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Banks and disintermediation, Part Two

Building on yesterday’s theme, I struggle when people (including myself, I must admit) shout out that banks are going to be disintermediated, I struggle when someone starts shouting out that Google, Facebook or Amazon will replace banks. 

I struggle even more when rebels state that bitcoin is the future and down with the capitalists.

Maybe I’m too old or too jaded or just too darned cynical, as I’ve heard it all before.

Twenty years ago, everyone shouted that banks would be disintermediated.  Everyone said that Microsoft, Virgin and Wal*Mart would take over.  Everyone pointed at Beenz and Flooz as the new forms of money.

None of it happened.

Maybe it never will.

It is why I now talk about component-based banking, because I do believe the banking business model will change.  But will banks disappear?  No.  They will adapt.

Banks will evolve to become integrators of the best bits of software out there.

They will find the APIs, apps and cloud-based data needed to integrate services into the best-of-breed components that suit the customer best.

This will be in partnerships that create a complex ecosystem similar to the complex ecosystems we see out there for social media …

Facebook ecosystem

… and digital value exchange …

Bitcoin ecosystem

 In other words, the business model is far more complex than it has ever been before, and will continue to gain complexity, but it is the financial firms that find simplicity in complexity that will prosper.

Meanwhile, as I struggle to accept that new players will disintermediate banks, I do believe that they will augment banking.

This is the point I was making yesterday when talking about Google. 

Google, Facebook, Amazon and Bitcoin will end up as part of the new complex business model of component-based banking.

Banks will evolve to work out how they can find relevance to their end target audience though these intermediaries.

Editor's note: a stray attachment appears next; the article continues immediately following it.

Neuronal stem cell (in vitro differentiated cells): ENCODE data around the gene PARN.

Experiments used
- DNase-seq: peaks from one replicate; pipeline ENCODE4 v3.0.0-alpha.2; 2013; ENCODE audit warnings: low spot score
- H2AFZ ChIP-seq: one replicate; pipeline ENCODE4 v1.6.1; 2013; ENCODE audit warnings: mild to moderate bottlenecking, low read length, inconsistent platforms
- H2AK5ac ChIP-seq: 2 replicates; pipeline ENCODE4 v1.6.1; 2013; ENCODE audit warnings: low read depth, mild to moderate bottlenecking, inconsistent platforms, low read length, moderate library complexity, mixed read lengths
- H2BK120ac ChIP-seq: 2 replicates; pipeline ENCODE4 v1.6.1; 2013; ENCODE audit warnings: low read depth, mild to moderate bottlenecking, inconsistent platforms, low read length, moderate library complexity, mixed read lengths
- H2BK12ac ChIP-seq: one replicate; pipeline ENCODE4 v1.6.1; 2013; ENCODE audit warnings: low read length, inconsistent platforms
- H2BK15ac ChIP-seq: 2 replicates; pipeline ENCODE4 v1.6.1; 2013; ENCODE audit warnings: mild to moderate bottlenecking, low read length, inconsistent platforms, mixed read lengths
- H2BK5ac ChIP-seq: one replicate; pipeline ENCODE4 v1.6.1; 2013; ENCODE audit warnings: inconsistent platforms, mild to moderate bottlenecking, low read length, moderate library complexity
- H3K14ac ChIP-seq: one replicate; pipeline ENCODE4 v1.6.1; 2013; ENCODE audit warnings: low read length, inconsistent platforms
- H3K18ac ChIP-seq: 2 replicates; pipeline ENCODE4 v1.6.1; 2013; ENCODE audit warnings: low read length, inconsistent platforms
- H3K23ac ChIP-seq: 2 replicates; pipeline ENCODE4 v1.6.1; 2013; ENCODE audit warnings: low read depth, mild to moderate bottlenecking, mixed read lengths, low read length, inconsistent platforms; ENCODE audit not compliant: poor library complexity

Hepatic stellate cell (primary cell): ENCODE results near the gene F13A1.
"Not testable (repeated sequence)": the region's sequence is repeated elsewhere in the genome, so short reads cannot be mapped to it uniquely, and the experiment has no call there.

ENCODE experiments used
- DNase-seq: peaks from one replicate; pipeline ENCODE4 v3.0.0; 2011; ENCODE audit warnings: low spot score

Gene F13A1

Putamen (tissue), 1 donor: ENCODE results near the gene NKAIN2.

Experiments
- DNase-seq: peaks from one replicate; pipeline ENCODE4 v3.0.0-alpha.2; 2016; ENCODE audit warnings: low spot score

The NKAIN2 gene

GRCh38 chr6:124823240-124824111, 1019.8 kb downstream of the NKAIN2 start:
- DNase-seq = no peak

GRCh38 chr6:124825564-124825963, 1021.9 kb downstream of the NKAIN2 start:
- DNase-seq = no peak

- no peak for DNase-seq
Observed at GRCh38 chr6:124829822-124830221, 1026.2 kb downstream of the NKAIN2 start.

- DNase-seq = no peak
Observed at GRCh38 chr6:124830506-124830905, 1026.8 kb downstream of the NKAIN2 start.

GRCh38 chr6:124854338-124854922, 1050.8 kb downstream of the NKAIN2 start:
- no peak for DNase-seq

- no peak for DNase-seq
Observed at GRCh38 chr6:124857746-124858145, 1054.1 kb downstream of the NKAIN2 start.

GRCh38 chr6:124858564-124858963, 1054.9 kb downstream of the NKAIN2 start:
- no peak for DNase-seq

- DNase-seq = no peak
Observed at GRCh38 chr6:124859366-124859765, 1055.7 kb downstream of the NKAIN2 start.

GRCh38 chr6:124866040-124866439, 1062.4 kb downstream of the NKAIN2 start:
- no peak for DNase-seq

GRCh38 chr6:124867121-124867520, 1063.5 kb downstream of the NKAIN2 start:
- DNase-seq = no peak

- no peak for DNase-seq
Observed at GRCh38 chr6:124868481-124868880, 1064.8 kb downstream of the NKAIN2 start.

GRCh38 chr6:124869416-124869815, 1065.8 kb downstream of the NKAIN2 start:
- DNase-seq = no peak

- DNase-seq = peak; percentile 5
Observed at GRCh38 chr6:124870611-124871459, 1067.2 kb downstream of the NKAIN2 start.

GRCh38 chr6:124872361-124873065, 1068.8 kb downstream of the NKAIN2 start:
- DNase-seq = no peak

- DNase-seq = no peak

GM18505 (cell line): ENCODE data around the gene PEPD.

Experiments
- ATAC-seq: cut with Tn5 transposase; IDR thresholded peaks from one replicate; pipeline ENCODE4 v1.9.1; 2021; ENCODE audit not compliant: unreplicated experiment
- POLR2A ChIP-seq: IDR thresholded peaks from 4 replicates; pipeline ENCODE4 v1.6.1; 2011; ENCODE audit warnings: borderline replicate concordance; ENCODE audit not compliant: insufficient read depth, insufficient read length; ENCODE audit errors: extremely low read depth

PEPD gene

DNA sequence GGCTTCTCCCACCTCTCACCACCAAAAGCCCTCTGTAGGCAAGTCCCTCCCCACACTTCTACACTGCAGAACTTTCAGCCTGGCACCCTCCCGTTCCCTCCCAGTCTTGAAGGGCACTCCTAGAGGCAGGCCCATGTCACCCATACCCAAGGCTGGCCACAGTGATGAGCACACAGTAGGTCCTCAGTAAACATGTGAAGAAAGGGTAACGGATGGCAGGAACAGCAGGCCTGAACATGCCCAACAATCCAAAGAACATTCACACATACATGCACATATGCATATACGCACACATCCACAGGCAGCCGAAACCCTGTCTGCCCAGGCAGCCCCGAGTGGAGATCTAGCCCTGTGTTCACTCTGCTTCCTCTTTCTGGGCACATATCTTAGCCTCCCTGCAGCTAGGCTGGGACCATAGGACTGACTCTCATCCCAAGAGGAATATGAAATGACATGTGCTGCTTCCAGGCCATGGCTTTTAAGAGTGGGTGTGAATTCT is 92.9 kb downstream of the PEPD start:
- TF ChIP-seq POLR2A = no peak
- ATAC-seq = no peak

In other words, rather than being disintermediated, banks will identify new models for re-intermediation in a much more complex value chain.

This will be interesting to watch.


About Chris M Skinner

Chris M Skinner
Chris Skinner is best known as an independent commentator on the financial markets through his blog, the Finanser.com, as author of the bestselling book Digital Bank, and Chair of the European networking forum the Financial Services Club. He has been voted one of the most influential people in banking by The Financial Brand (as well as one of the best blogs), a FinTech Titan (Next Bank), one of the Fintech Leaders you need to follow (City AM, Deluxe and Jax Finance), as well as one of the Top 40 most influential people in financial technology by the Wall Street Journal’s Financial News. To learn more click here...

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  • David Brear

    Chris i’m one of the people who use this term incorrectly and while I’m not the best user of the english language (Yorkshire man born…) i think the intent is right albeit the wrong word!
    In economics, disintermediation is the removal of intermediaries in a supply chain, or “cutting out the middlemen”. What we really mean when we say that banks will be disintermediated is completely the opposite of this that banks role through technology reducing the barriers to entry particularly in the front end where the customer engagement is taking place means that there will be more people in the chain.
    The lateral example i use here is what aggregators have done in the insurance space. People didnt know they needed it, the internet provided a scalable oppourtunitity and with enough marketing spend from a standing start they are now very large companies that have taken some of the revenue from the insurance companies and fundamentally altered the model in that industry.
    The impact that Google, but more so for me Apple, could have in banking is exponentially larger than what aggregators have had in insurance. Aggregators manage the customer experience at the front end but hand over the customer and their data importantly. There is the potential that technology providers could not do this in a model that sees someone as the service injection for payments, added value services and day to day spending banking.
    For me this is where the exciting battle will commence as unlike the aggregators who started from square 1 some of the technology and retailers might already be closing in on their king 🙂

  • More than ever, banks need their CTO and CIO community to be embracing the opportunity that solving this complexity can bring.